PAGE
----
Three months have intervened since Brexit, but how is the asset management industry finding the transition? Although the UK Financial Conduct Authority (FCA) introduced a Temporary Marketing Permissions Regime (TMPR) allowing EU-based UCITS and AIFMs to distribute funds into the UK without impediment, the EU has been less accommodating – opting instead to end pan-EU passporting rights altogether for UK-based managers of AIFs and UCITS. Since January 1, 2021, UK firms can only access EU institutions via the national private placement regimes (NPPR) in place in the member state(s) in which they are marketing. This set-up is unlikely to change until the UK and EU reach an equivalence deal – allowing for unfettered access into each other’s respective markets.
Ahead of Brexit, a number of asset managers developed onshore EU subsidiaries so as to enable them to continue marketing frictionlessly to EU investors. Alternatively, some firms are electing to use the delegation model, whereby an EU entity outsources investment and risk management to a third country manager. The delegated model allows for managers to leverage the pan-EU passport without having to invest money into building up a physical EU presence. This is one of the primary reasons why the delegation model appeals to small to medium-sized asset managers. However, delegation is vulnerable to disruption, especially if EU regulators were to shift the Brexit goal-posts.
Delegation: Will it stay or will it go now?
An ESMA (European Securities and Markets Authority) letter published last year said it had no intentions of banning delegation, conceding the model was positive insofar as it generated efficiencies for fund managers. However, the ESMA letter added delegation “may also increase operational and supervisory risks and raise questions as to whether those AIFs and UCITS can still be effectively managed by the licensed AIFM or UCITS management companies.” ESMA continued there needed to be legal clarification on the maximum extent of delegation which is permissible. This should facilitate supervisory convergence and ensure authorised AIFMs and UCITS management companies maintain sufficient substance within the EU. A consultation on AIFMD was issued by the European Commission (EC) in October 2020, the findings of which are likely to be published shortly.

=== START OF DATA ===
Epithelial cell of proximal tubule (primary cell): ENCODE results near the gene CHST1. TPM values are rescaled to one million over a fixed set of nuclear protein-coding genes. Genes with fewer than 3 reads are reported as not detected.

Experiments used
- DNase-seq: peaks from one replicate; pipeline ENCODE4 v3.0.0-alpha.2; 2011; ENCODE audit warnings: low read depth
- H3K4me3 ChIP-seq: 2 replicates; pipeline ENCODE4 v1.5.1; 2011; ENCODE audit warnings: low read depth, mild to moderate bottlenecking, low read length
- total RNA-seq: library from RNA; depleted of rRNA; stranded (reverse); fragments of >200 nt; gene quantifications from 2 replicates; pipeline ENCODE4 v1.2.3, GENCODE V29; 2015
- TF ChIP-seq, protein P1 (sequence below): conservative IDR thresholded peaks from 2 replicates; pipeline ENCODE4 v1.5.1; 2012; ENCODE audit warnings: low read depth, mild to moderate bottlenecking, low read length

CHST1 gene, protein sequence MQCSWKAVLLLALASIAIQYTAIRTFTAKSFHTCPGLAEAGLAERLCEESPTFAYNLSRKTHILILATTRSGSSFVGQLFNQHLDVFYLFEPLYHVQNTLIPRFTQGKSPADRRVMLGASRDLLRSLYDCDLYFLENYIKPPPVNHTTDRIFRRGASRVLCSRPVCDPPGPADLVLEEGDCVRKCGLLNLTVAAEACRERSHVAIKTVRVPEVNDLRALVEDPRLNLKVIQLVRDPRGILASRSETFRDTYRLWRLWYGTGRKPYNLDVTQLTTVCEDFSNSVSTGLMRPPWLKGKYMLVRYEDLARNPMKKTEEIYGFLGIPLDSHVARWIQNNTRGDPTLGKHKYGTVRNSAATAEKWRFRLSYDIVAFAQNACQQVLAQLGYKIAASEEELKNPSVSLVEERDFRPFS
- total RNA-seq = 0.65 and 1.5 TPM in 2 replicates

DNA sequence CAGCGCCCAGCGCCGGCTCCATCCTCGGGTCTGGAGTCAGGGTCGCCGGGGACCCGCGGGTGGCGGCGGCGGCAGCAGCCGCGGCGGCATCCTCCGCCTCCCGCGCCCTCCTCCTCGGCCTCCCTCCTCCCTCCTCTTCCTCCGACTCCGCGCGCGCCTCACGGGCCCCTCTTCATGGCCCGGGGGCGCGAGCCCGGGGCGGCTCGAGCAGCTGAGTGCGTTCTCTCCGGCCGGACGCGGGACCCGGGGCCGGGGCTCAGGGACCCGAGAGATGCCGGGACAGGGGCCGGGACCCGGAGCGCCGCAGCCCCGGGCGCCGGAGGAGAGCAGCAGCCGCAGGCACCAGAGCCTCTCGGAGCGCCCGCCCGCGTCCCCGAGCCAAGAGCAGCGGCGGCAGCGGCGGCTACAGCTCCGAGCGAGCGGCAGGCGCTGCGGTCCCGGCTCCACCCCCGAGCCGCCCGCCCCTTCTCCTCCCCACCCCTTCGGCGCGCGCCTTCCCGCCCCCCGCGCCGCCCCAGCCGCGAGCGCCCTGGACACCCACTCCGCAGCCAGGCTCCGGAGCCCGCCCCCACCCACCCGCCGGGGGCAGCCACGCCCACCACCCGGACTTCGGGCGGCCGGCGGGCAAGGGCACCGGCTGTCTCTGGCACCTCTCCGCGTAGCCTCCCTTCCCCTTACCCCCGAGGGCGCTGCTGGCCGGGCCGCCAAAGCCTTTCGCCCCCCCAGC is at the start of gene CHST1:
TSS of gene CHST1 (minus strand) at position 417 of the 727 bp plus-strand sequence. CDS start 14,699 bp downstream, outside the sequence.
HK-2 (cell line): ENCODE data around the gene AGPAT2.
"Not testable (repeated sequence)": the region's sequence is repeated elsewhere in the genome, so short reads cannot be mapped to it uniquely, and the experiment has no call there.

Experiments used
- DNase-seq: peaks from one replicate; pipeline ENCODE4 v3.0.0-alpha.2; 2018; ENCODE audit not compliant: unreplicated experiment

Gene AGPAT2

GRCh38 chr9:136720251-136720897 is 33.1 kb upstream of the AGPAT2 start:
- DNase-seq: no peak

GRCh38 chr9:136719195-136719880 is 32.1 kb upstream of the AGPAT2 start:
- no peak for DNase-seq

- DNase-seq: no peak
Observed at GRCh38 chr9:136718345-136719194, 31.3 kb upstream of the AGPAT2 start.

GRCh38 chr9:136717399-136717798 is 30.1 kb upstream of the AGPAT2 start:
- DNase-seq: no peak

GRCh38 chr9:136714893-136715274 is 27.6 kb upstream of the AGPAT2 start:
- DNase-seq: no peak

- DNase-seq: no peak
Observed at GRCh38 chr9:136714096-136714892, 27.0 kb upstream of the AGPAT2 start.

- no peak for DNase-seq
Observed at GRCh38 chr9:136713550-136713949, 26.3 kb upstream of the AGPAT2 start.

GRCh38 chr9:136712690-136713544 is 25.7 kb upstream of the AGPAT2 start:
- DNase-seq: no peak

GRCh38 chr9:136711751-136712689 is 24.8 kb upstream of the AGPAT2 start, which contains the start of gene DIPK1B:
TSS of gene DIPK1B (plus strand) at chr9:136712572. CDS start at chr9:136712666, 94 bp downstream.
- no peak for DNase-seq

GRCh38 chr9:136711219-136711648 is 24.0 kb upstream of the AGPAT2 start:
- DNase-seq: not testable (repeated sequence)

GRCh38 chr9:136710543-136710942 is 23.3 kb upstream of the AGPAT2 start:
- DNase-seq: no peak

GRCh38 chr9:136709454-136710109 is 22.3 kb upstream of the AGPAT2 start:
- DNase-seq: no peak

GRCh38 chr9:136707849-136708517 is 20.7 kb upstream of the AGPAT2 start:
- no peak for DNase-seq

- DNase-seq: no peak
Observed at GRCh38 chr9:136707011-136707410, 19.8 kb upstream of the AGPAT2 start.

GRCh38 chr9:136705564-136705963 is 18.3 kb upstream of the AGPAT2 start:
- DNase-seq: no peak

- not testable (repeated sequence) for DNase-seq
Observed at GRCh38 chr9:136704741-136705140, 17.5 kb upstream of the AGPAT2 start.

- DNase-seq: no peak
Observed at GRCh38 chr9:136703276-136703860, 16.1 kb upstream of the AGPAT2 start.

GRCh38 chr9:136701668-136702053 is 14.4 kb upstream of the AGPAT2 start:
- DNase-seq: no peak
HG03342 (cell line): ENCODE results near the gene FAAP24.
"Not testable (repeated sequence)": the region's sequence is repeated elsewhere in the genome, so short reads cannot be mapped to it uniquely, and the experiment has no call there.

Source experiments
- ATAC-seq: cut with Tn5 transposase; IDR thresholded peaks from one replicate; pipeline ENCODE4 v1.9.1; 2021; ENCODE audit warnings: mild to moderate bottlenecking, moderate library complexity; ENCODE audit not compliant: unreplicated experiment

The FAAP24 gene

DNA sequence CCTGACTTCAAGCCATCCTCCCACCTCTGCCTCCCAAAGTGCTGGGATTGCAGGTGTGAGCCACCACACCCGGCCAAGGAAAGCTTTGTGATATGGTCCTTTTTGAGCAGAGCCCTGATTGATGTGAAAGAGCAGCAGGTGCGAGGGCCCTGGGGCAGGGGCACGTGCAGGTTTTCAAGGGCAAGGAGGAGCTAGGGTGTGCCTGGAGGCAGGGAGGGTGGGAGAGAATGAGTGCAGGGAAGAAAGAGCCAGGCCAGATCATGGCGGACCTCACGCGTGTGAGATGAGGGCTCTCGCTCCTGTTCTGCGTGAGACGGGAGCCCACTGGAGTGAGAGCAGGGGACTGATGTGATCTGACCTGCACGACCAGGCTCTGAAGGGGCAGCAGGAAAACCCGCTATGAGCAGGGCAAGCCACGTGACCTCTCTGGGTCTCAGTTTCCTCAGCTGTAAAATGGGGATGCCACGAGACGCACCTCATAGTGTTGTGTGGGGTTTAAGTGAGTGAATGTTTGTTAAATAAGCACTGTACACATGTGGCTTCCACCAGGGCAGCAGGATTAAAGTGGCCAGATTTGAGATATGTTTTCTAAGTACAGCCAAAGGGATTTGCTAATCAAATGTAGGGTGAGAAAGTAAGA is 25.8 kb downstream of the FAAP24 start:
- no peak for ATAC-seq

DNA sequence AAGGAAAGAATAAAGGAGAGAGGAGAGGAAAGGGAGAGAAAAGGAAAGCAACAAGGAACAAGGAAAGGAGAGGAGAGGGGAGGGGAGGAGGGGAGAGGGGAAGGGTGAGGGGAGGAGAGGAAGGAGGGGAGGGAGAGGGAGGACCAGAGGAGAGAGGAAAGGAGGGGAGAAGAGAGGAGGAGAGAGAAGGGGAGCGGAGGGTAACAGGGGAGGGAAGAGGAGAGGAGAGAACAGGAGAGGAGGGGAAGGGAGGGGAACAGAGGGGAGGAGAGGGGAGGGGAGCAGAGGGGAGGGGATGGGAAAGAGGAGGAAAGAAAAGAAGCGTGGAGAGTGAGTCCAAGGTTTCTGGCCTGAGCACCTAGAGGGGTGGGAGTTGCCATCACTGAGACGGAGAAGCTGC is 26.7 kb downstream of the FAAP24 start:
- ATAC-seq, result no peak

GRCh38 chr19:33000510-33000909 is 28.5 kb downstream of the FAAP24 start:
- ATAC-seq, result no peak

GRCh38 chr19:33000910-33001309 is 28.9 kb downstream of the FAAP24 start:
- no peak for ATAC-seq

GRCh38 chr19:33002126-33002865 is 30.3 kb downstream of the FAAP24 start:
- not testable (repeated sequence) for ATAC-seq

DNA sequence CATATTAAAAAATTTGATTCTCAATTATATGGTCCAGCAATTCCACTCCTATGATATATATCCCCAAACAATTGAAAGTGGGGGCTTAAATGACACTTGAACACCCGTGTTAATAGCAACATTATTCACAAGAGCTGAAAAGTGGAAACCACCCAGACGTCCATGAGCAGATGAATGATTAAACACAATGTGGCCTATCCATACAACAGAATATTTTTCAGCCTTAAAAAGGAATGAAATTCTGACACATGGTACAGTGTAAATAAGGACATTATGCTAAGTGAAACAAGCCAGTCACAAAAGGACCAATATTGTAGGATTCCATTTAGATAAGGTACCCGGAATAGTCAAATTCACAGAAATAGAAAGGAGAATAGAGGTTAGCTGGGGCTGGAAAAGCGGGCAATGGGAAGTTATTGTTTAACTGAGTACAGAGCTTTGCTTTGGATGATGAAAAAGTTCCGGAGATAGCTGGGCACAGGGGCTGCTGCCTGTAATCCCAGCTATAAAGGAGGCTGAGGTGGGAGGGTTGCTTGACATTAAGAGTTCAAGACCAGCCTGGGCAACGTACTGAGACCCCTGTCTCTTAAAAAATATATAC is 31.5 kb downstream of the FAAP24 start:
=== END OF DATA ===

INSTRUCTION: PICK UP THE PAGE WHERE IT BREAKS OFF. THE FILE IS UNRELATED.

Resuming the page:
The consultation has set industry alarm bells ringing. According to the Financial Times, the consultation contained some loaded questions including whether or not there should be quantitative limits on delegation, and queries if it is prudent for core or critical functions to be performed inside the EU. The consultation also appears to be taking a tough line on letterbox entities, although this nothing new. Most experts doubt delegation will be banned outright but it could be hit with added restrictions to the detriment of UK-based fund managers. Should delegation face constraints, it could force UK firms to strengthen their EU headcount. In contrast, some managers may choose not to market into the EU anymore, especially if the costs of doing so become prohibitively expensive.
Clampdowns on delegation risk not only hurting UK asset managers but alienating EU fund domiciles – namely Ireland and Luxembourg – both of whom have made clear their opposition to any restrictions being levied on delegation. The Association of the Luxembourg Fund Industry has warned against unpicking the delegation rules adding it is a tried and tested mechanism which has contributed to the global success of AIFMs and UCITS. With AIFMD II rules expected to emerge from the findings of this EC consultation, UK asset managers will need to keep an eye out for any changes.